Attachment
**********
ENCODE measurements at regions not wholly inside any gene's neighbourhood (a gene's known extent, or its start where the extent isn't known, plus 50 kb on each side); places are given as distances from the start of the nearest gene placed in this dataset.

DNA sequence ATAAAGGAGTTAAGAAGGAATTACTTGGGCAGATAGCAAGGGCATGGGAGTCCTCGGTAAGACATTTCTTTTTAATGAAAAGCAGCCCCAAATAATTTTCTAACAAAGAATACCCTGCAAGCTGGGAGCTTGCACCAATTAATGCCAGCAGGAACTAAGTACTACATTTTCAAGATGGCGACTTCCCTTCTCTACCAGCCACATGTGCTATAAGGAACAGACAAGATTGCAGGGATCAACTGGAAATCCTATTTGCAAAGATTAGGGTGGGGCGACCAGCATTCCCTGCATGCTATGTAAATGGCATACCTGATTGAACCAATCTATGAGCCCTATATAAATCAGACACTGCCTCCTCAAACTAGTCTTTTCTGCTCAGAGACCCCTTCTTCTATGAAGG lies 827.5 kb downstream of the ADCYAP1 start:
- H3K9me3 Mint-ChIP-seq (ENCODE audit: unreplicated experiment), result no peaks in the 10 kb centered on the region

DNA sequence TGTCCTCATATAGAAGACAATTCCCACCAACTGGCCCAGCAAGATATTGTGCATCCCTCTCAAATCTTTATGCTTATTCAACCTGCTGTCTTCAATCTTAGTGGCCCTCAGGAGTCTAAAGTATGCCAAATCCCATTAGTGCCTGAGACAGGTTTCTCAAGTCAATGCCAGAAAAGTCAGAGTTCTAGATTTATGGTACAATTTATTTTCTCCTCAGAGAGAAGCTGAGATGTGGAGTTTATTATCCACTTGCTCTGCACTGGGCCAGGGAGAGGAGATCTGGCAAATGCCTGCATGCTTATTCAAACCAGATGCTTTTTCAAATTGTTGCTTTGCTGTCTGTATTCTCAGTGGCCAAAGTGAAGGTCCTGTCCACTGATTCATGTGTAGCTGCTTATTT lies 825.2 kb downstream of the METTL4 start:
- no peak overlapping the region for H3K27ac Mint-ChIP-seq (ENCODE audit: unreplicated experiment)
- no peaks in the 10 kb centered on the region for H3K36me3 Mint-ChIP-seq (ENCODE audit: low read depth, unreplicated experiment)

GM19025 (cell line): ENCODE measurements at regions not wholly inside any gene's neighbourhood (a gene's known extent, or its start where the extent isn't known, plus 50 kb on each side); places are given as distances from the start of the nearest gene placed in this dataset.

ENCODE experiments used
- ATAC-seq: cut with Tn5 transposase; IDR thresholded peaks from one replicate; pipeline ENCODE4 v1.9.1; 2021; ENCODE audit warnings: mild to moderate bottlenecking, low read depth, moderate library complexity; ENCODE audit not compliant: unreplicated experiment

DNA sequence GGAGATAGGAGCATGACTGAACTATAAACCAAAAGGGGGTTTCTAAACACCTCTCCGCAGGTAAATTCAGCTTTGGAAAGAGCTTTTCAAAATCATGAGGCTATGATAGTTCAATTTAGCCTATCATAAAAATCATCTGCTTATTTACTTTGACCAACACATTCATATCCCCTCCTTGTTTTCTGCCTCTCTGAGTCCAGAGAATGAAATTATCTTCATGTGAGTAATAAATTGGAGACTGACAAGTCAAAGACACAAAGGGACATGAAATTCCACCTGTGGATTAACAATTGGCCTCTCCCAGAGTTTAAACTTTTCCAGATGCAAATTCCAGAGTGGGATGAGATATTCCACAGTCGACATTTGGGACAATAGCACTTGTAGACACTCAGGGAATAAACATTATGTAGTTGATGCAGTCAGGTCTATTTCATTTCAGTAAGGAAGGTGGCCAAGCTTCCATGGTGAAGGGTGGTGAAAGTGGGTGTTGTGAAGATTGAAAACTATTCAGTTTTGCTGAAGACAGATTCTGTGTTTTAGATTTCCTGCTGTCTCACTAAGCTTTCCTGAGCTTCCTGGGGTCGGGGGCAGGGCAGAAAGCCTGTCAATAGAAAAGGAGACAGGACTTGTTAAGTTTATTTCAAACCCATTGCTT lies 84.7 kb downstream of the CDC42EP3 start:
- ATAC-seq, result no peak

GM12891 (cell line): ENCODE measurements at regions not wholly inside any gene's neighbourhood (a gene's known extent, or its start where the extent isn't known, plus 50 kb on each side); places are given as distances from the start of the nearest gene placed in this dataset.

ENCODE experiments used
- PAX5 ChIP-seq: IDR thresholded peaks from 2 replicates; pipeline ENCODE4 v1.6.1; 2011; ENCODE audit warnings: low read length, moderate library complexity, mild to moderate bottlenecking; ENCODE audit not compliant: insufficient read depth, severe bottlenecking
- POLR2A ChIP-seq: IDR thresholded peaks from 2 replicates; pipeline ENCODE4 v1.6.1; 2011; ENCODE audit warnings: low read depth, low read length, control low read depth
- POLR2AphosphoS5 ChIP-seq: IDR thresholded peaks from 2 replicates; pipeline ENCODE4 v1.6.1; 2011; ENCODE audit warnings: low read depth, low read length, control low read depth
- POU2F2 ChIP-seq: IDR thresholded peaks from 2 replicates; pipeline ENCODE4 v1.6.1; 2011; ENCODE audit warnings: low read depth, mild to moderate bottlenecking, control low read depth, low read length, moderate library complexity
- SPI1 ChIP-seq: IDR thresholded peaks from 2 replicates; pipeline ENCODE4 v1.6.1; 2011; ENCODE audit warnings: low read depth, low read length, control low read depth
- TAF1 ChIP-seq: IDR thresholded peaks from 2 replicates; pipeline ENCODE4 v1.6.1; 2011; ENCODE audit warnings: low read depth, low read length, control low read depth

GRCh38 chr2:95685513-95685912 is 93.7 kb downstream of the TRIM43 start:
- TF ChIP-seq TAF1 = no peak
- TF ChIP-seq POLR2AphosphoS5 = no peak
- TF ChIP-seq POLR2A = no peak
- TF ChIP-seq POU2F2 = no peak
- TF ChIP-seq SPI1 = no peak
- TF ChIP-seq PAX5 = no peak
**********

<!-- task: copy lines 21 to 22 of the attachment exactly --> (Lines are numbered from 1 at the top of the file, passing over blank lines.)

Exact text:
- TF ChIP-seq TAF1 = no peak
- TF ChIP-seq POLR2AphosphoS5 = no peak